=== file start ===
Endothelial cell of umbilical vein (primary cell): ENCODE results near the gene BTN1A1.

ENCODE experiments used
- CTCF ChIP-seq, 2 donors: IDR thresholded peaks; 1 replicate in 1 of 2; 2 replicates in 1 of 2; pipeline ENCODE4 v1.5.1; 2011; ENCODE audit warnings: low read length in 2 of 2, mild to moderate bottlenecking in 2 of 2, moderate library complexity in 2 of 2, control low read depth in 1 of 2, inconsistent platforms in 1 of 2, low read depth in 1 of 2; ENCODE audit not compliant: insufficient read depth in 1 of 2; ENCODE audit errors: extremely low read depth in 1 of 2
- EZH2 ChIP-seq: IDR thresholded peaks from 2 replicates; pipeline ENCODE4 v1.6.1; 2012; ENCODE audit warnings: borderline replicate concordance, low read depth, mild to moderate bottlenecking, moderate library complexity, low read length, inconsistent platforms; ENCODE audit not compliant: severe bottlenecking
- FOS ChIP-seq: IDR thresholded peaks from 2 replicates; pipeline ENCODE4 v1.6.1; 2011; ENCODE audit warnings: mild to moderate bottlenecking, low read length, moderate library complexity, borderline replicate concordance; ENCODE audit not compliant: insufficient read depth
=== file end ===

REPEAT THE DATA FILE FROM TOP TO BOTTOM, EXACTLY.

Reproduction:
Endothelial cell of umbilical vein (primary cell): ENCODE results near the gene BTN1A1.

ENCODE experiments used
- CTCF ChIP-seq, 2 donors: IDR thresholded peaks; 1 replicate in 1 of 2; 2 replicates in 1 of 2; pipeline ENCODE4 v1.5.1; 2011; ENCODE audit warnings: low read length in 2 of 2, mild to moderate bottlenecking in 2 of 2, moderate library complexity in 2 of 2, control low read depth in 1 of 2, inconsistent platforms in 1 of 2, low read depth in 1 of 2; ENCODE audit not compliant: insufficient read depth in 1 of 2; ENCODE audit errors: extremely low read depth in 1 of 2
- EZH2 ChIP-seq: IDR thresholded peaks from 2 replicates; pipeline ENCODE4 v1.6.1; 2012; ENCODE audit warnings: borderline replicate concordance, low read depth, mild to moderate bottlenecking, moderate library complexity, low read length, inconsistent platforms; ENCODE audit not compliant: severe bottlenecking
- FOS ChIP-seq: IDR thresholded peaks from 2 replicates; pipeline ENCODE4 v1.6.1; 2011; ENCODE audit warnings: mild to moderate bottlenecking, low read length, moderate library complexity, borderline replicate concordance; ENCODE audit not compliant: insufficient read depth